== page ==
#4 Historical Fiction — Character, Character, Character


Posted on December 1, 2013 by

Tomoe Gozen by Yoshitoshi 1880

If you’re a  reader or a writer, unforgettable characters are what we look for and strive for. Since late Heian Japan (12th century), people have been drawn to the extraordinary Tomoe Gozen, female samurai and wife of  Minamoto no Yoshinaka.(above)

These past couple of days I have been validated on this  CHARACTER point several times:

1. Sunday, December 1, 2013 the New York Times Magazine has an article called, “The Big Picture Strikes Back.” I won’t sum it up for you, I think it’s better if you read the original material, but I will say that although this deals with movies, every movie begins with a writer and a story. And, of course, CHARACTERS.

The article has a diagram: in the center is the question, “Did this movie…” And out from this  circle/question are the ends of the  question. The question that had the most movies attached to it was, “follow a lone character through an arduous ordeal?”

My number one reason for emphasizing character is substantiated. “12 years a slave” for example, does exactly this. And, was based on a person who actually lived it, so not technically historical fiction, but good enough for me.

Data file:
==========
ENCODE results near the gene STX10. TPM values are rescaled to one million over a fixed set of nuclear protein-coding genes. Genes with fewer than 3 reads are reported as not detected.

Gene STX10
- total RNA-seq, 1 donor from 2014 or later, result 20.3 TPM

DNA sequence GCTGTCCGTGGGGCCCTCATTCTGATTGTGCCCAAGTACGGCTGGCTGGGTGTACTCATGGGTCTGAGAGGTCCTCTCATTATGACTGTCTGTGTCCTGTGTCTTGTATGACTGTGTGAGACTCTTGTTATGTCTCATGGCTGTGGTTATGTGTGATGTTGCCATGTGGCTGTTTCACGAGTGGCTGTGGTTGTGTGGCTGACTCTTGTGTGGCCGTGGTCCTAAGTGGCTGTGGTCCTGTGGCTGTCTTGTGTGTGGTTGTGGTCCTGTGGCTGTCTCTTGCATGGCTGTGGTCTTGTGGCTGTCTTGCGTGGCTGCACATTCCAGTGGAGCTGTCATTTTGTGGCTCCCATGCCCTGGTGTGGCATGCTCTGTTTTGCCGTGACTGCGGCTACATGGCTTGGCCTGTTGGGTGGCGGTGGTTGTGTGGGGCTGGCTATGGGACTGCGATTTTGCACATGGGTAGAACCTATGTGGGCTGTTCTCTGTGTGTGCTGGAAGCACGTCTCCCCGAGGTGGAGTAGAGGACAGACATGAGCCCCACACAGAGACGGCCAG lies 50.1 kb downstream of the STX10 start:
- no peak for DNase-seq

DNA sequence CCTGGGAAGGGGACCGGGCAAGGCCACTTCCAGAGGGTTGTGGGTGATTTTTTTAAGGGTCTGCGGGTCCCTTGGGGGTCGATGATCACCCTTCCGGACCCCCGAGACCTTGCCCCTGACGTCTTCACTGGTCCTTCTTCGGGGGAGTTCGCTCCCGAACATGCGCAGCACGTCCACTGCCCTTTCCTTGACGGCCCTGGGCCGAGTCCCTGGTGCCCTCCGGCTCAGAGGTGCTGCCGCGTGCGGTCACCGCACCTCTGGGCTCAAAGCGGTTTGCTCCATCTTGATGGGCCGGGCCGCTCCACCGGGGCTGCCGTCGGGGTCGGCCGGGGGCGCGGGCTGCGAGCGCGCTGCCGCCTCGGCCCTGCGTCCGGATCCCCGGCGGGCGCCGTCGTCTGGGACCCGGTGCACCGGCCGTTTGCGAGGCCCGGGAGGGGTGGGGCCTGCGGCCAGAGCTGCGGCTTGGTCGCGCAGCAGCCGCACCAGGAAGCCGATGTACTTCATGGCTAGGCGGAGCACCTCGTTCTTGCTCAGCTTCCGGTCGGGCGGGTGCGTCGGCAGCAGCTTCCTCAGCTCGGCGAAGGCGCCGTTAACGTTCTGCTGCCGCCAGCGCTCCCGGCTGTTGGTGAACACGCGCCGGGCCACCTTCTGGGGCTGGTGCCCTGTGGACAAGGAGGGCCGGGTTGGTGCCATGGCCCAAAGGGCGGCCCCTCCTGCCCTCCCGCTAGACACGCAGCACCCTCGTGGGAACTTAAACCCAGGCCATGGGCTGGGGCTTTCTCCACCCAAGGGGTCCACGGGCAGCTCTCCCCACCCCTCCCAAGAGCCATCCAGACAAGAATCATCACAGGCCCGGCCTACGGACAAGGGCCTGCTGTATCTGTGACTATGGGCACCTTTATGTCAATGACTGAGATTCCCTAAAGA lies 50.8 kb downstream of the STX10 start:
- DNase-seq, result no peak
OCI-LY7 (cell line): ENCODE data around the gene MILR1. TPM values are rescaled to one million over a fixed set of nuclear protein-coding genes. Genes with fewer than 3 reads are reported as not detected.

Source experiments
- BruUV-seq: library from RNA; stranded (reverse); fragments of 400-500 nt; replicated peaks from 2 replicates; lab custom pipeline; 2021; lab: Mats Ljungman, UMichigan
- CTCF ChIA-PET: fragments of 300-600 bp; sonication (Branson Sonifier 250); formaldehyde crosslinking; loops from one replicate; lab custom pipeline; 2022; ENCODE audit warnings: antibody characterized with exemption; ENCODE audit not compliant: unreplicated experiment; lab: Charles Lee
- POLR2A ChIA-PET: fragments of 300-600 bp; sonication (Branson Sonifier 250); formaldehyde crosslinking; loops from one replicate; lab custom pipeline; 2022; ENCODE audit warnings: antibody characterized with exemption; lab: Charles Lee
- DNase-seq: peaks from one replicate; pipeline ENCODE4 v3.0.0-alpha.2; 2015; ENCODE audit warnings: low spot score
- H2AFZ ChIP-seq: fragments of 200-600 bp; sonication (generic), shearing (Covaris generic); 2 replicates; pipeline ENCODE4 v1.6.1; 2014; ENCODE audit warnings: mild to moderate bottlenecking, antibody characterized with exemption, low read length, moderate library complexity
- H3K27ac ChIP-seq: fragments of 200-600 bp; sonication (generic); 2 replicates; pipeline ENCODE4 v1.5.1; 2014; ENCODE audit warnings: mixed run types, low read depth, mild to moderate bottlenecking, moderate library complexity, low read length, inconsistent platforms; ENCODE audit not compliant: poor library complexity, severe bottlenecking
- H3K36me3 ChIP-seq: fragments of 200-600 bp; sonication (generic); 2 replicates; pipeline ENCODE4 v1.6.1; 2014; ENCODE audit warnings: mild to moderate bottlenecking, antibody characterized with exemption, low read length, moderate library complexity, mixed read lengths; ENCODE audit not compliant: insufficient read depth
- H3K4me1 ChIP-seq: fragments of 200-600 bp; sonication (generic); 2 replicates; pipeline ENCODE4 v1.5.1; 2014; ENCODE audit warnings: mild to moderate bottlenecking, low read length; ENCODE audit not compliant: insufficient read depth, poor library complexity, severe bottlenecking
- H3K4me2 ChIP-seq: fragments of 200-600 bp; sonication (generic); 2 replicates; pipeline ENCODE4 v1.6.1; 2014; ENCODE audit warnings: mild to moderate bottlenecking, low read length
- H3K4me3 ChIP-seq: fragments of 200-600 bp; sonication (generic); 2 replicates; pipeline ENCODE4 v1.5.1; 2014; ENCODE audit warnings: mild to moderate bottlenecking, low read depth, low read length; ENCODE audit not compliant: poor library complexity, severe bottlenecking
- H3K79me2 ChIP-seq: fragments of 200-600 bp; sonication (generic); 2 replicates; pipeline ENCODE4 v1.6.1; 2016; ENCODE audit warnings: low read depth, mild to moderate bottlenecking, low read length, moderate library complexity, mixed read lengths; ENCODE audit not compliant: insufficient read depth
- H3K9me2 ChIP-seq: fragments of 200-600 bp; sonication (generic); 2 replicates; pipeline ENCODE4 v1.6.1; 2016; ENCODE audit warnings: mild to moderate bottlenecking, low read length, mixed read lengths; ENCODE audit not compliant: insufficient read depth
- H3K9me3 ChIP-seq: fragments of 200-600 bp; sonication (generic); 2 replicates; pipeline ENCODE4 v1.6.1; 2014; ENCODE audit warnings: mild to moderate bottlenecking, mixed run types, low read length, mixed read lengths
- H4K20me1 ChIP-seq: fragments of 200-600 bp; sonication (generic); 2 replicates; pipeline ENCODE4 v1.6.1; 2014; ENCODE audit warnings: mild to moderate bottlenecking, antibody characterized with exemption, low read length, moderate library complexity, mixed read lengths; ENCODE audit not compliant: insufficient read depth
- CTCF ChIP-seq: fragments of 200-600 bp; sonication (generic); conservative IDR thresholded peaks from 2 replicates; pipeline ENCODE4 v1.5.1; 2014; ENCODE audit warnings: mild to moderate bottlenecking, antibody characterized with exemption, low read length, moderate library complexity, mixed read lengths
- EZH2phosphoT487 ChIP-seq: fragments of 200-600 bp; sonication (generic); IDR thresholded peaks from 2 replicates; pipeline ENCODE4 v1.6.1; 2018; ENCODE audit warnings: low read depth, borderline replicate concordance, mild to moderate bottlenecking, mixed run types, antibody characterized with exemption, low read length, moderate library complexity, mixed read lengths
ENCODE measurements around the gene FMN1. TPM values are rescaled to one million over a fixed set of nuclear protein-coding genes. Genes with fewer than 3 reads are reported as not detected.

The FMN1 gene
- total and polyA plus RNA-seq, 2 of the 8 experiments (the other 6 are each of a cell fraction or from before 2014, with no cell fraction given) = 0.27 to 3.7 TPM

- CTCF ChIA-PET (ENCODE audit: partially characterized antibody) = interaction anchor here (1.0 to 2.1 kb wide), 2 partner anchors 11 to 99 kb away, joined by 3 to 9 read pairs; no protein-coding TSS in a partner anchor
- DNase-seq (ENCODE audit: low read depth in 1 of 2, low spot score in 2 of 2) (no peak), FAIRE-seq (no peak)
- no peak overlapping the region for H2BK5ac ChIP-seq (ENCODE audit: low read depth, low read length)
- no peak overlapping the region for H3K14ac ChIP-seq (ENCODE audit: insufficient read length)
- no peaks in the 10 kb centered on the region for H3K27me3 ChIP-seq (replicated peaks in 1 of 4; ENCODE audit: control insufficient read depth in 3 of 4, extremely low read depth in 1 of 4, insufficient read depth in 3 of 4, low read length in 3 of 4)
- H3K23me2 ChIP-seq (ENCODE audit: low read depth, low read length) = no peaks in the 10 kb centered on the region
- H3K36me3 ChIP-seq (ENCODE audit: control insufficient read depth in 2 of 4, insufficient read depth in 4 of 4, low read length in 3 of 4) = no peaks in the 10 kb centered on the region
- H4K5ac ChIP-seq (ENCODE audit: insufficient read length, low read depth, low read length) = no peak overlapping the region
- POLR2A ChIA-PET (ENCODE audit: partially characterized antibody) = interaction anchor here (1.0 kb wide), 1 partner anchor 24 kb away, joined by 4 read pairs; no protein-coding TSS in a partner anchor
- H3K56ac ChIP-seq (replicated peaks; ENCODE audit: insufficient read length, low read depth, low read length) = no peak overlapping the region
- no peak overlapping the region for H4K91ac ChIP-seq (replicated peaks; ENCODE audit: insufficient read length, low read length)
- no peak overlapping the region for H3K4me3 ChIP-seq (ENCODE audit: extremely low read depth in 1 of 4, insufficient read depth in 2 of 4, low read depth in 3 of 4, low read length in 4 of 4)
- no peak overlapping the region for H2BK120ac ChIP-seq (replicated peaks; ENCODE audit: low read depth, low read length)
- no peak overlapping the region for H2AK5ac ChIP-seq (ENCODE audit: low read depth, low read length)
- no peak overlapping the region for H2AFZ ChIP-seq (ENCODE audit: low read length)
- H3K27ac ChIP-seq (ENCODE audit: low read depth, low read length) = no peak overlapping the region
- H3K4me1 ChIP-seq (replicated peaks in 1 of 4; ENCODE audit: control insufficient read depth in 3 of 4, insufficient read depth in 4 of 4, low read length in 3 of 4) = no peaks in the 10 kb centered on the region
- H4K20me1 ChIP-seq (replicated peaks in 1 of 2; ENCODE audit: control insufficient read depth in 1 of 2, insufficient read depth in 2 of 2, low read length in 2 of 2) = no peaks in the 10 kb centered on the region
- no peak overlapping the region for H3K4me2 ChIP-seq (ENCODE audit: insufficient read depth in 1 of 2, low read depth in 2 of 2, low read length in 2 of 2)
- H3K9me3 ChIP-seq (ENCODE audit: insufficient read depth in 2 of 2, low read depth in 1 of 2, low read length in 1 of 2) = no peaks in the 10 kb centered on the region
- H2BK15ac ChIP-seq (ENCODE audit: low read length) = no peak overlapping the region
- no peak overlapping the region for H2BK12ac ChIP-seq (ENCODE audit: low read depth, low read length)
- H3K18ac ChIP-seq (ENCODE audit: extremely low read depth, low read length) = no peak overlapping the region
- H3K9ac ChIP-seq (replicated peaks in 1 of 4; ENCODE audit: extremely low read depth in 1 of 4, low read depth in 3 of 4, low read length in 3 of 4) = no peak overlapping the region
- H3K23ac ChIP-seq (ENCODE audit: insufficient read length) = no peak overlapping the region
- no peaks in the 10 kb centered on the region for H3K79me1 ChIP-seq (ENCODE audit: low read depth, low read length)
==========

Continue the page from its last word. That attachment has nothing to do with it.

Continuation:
2.  I just finished reading (for the first time!) the Magic of Ordinary Days by Ann Howard Creel, her first adult novel. It was marvelous. Set during World War II, it followed a a lone character through an arduous ordeal. Sound familiar?

*** The history was accurate (my #1).

*** The omissions and ellipses in the storyline brought me further and further into the story (my #2).

*** There was both simplicity in the history and complications in the story that       became more complicated (my #3).

*** And there was an interesting lone character who underwent an arduous ordeal (my #4). So much so there has been a petition to Hallmark to make a sequel. Talk about remarkable characters!

Needless to say, this book has my recommendation for its portrayals of interesting of characters with whom readers gradually became familiar. If you’d like to read more about whom I consider a fabulous writer, try her website:http://annhowardcreel.com.

Diana Gabaldon

Diana Gabaldon


3. Diana Gabaldon,  an author who knows about historical fiction, embodies this notion of CHARACTER. Anyone who has read her books, or even “just” Outlander, has fallen in love with her characters. It is impossible not to. Find her at: http://www.dianagabaldon.com. By the way, she is working on a new book.  Check it out.


All the recommendations you have heard about characters are correct. Characters are fundamental to fiction. And if you are a writer, working on a story, check out Donald Maass’s Writing the Breakout Novel, The Fire in Fiction, and Writing 21st Century Fiction. All of these detail what a memorable character needs to be.


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